Yogis know that our practices—spiritual, mental, or physical—are most effective when done every day. But how do we keep up such an exacting commitment? The answer: we must develop the desire and the power needed to succeed—willpower.
“Where there’s a will, there’s a way.” You might have heard this proverb from your elders. It tells us how to succeed. And it applies universally, whether to spiritual or worldly pursuits. Willpower is especially needed on the path to enlightenment.
But what can we do if we’re lacking in this crucial quality? Some of us, even with the best intentions, are chronic procrastinators. Others never seem to finish anything that they start. Do we have a finite supply of willpower, or is there something we can do to increase it in ourselves?
A Master’s Advice
Paramahansa Yogananda addressed this subject more than seventy years ago. A transcript of his speech “Developing Dynamic Will” is found in his book Man’s Eternal Quest. The content is as relevant today as it was then. In it, Yogananda describes five stages of willpower. These stages are a road map to Self-realization, life’s ultimate goal. They help us develop and establish our yoga practices and may be used to meet any other goals in our lives. Yogananda refers to the five stages as:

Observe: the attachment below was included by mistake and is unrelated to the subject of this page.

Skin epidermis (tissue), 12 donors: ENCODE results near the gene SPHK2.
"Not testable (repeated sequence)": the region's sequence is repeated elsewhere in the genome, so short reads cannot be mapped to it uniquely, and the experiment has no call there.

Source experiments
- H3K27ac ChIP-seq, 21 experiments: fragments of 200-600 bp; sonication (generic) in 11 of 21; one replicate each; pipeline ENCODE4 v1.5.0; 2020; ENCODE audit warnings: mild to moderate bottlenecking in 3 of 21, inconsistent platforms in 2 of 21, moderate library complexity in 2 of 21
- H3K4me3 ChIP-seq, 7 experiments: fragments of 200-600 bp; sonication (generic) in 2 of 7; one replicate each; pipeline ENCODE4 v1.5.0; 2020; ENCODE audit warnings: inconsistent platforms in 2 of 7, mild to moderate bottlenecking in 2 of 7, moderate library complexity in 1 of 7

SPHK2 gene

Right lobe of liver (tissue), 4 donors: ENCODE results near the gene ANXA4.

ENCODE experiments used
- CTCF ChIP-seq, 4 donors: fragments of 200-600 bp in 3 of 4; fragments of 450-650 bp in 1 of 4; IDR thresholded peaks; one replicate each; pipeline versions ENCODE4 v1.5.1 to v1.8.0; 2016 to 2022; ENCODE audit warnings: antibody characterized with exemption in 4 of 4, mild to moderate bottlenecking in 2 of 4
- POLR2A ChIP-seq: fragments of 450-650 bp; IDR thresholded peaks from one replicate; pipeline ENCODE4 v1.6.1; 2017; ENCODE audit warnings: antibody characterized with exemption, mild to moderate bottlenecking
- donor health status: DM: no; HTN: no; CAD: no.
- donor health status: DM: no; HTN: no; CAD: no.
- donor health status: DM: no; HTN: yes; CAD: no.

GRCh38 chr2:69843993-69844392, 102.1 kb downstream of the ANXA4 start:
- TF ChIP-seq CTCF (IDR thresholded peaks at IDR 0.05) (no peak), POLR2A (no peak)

- Physiological Will
- Mechanical Will (Habits)
- Thinking Will
- Dynamic Will
- Divine will
Let’s take a look at each of these and recognize how they work in our lives.
Stage #1: Physiological Will
This type of will is natural to all living beings. It doesn’t take any thought because it’s driven by basic needs of the body. Yogananda says that our physiological will begins with our first breath. Nature gives us the will to live—the survival instinct. We experience this every day when we feel hungry and head for the kitchen. Physiological will drives us to fulfill our physical needs without even thinking about them.